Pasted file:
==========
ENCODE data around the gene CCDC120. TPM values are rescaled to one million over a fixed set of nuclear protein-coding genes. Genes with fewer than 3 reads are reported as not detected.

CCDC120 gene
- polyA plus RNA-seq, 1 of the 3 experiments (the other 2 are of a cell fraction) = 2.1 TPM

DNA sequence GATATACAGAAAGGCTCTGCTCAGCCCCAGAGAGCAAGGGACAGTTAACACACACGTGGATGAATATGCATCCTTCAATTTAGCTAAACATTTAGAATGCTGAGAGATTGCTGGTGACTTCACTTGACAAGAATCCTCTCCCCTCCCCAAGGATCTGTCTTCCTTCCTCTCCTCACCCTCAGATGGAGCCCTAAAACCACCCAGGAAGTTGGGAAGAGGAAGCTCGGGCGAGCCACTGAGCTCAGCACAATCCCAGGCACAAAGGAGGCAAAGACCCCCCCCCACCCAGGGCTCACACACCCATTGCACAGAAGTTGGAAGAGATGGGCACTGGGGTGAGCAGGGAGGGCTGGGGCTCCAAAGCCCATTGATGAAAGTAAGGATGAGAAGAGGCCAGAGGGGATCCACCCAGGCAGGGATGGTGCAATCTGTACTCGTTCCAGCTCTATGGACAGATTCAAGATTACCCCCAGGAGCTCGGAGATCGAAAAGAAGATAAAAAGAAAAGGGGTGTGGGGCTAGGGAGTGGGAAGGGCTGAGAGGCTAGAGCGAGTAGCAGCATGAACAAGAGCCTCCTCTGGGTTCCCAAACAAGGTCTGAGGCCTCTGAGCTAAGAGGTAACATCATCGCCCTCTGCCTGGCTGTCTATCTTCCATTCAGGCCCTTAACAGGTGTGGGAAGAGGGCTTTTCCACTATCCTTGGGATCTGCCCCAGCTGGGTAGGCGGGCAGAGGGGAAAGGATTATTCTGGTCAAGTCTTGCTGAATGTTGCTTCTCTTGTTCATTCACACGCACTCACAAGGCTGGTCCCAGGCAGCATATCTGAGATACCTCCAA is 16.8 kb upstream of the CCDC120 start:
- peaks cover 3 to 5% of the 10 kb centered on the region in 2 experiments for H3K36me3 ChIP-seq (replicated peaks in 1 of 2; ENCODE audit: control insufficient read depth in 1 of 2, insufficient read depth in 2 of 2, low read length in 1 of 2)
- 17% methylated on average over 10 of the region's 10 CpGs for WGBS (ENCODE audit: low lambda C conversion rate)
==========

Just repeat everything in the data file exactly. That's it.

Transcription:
ENCODE data around the gene CCDC120. TPM values are rescaled to one million over a fixed set of nuclear protein-coding genes. Genes with fewer than 3 reads are reported as not detected.

CCDC120 gene
- polyA plus RNA-seq, 1 of the 3 experiments (the other 2 are of a cell fraction) = 2.1 TPM

DNA sequence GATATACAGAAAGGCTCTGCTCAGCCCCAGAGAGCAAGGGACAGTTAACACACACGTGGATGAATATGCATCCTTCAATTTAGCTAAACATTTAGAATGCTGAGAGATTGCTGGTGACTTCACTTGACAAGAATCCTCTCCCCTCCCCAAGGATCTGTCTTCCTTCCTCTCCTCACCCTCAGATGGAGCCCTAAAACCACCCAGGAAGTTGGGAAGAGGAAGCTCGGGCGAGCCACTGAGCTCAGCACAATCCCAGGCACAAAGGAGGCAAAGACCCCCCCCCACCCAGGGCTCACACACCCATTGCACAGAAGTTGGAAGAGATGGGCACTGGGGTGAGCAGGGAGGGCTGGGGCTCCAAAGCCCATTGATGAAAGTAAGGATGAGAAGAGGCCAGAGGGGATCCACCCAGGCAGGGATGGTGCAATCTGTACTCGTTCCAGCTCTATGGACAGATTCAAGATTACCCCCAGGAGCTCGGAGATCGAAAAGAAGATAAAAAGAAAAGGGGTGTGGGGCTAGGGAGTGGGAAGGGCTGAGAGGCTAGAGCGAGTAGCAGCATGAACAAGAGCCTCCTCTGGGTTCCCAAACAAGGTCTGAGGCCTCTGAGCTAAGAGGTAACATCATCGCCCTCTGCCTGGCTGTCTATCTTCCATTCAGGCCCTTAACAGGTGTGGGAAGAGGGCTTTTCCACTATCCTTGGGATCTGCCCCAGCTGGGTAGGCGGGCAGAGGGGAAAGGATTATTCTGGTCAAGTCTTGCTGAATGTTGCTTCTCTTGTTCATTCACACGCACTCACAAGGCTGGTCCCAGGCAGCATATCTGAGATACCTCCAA is 16.8 kb upstream of the CCDC120 start:
- peaks cover 3 to 5% of the 10 kb centered on the region in 2 experiments for H3K36me3 ChIP-seq (replicated peaks in 1 of 2; ENCODE audit: control insufficient read depth in 1 of 2, insufficient read depth in 2 of 2, low read length in 1 of 2)
- 17% methylated on average over 10 of the region's 10 CpGs for WGBS (ENCODE audit: low lambda C conversion rate)